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EMERGENCE by Steven Johnson


The Connected Lives of Ants, Brains, Cities, and Software

by Steven Johnson

Pub Date: Sept. 19th, 2001
ISBN: 0-684-86875-X
Publisher: Scribner

A lucid presentation of emergence theory—the way decentralized thinking allows for cannily effective self-organization—from Feed editor-in-chief Johnson (Interface Culture, not reviewed).

“The movement from low-level rules to higher-level sophistication is what we call emergence,” writes Johnson, explaining that local, parallel, cumulatively complex interactions result in some kind of discernable macrobehavior. And that behavior, if adaptive, has the distinctive quality of growing smarter over time. One needn’t be conscious or aware of the process, either, argues Johnson: if learning is considered the absorption and retrieval of information, then, for instance, the topography of a city qualifies as emergent behavior. An ant colony is another good example, where the ants as agents produce behavior that allows for a step in the direction of higher organization—from ants to colonies. Johnson’s clarity is a boon when it comes to explaining such ideas as swarm logic and the way phenomena like critical mass, ignorance, random encounters, pattern recognition, and local attentiveness result in a collective phenomena of remarkable elegance organized from below, without the dubious benefits of hierarchy. Emergence is nothing new, Johnson notes—surely the way in which the guilds organized themselves in 12th-century Florence is an example, let alone how the cells in our bodies act the way they do, for better or worse—but we are now simply recognizing it as a quiet, generative force working in theaters ranging from the slime mold (dissolving and regrouping upon signals from the molecular level) to the negative-positive feedback loops that self-govern sites on the Internet. Examples abound, and Johnson reaps them everywhere, from software design to CNN, where the common pool of news has allowed local networks to choose their own programming, subverting the mother network’s dominance.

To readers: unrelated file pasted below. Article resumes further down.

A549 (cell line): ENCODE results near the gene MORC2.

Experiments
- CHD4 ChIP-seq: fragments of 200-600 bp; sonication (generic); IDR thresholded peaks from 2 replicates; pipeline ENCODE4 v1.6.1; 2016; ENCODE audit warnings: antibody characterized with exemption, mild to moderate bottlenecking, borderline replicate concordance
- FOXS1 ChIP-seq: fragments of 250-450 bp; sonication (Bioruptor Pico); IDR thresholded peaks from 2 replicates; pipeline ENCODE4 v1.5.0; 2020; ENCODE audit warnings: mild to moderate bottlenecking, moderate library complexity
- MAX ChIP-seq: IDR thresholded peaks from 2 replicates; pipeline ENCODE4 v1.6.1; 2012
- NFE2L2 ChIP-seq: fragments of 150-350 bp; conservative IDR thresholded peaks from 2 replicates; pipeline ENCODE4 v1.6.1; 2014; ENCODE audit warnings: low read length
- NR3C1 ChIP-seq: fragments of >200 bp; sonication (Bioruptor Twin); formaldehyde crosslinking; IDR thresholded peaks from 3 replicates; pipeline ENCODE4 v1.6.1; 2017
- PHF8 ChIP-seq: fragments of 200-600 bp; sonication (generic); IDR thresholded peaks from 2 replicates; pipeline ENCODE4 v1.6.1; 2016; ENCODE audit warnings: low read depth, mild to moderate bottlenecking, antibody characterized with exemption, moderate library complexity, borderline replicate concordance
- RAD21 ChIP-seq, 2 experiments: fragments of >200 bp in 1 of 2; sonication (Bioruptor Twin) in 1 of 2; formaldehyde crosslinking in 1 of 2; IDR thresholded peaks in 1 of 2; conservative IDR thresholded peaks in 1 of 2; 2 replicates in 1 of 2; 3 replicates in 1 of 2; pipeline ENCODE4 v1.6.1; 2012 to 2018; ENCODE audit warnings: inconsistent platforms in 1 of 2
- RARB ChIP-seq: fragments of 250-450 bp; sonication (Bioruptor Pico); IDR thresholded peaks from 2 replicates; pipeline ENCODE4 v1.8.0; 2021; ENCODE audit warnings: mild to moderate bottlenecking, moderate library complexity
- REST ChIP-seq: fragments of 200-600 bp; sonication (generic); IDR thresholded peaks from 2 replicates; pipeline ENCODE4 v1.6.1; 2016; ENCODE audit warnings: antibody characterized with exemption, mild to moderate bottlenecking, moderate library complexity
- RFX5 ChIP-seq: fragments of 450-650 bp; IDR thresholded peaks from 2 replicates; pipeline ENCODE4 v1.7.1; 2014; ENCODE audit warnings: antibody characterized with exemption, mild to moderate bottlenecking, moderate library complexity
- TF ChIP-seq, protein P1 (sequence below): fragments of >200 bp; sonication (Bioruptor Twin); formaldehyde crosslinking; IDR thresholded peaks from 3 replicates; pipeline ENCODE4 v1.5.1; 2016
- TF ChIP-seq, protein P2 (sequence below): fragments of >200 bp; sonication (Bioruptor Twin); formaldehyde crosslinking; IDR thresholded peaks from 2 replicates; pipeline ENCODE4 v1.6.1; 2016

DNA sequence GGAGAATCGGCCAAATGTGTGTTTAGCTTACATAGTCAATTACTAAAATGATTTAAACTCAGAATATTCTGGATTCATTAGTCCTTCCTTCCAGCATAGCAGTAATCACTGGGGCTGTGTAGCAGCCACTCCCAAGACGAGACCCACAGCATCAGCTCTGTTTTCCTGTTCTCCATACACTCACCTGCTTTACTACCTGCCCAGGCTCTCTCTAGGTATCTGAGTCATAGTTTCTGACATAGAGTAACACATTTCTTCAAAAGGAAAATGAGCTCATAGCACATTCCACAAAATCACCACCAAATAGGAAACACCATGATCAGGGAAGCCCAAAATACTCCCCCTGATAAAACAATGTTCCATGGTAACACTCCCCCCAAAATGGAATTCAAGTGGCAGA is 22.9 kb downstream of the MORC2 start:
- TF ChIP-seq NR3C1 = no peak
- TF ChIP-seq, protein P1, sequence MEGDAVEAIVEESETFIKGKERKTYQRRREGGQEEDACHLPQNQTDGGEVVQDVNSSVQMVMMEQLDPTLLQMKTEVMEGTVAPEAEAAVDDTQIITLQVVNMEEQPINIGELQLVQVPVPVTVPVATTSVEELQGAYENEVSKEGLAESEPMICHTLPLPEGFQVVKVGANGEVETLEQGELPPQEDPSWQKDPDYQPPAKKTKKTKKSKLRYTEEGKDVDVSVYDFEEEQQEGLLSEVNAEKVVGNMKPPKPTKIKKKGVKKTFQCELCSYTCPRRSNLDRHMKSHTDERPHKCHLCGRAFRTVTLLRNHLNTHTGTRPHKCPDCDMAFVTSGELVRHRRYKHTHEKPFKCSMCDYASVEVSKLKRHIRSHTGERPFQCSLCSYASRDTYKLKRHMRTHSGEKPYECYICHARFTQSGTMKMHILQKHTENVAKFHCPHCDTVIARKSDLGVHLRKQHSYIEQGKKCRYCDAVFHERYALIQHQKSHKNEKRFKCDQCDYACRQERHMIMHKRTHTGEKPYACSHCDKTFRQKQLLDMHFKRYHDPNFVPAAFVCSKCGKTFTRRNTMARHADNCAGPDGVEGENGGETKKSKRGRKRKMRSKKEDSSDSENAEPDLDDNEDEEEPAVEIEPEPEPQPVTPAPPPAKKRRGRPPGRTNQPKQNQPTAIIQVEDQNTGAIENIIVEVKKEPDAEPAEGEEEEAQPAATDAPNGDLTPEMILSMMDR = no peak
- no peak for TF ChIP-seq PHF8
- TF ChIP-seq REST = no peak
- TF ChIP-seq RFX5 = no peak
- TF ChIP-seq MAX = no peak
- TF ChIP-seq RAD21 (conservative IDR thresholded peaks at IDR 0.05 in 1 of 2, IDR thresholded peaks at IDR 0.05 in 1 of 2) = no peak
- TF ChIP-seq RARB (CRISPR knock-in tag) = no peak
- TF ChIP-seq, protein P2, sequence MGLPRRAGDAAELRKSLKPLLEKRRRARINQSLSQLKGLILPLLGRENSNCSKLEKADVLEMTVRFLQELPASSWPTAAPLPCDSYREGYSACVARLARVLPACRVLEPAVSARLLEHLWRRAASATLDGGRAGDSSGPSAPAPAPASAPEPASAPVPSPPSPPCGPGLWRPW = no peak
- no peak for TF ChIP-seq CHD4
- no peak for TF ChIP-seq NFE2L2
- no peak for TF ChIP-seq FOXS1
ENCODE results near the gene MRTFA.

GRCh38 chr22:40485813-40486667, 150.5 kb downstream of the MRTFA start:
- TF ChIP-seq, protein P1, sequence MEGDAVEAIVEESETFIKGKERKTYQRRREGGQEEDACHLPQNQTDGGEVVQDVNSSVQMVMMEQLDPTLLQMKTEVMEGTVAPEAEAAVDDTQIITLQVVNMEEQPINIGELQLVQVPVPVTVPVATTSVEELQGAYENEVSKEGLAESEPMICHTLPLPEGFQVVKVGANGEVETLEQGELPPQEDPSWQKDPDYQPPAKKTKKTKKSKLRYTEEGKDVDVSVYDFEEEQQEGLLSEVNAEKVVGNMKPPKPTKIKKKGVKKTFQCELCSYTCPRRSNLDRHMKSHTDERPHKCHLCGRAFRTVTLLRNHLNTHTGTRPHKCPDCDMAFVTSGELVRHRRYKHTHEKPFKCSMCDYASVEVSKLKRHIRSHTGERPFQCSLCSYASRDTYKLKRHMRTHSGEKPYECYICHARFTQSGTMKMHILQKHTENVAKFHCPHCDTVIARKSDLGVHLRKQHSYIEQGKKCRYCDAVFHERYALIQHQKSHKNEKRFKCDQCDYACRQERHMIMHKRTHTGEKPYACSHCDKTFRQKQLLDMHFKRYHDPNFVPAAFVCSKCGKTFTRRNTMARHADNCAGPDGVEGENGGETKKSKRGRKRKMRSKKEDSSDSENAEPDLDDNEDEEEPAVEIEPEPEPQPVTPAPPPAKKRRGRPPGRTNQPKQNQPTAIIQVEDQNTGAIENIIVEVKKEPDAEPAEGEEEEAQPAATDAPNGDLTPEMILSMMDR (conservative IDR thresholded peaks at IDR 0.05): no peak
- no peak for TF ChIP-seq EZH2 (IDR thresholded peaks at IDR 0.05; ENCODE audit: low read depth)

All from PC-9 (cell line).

Thought-provoking—and deeply appealing to the inner iconoclast.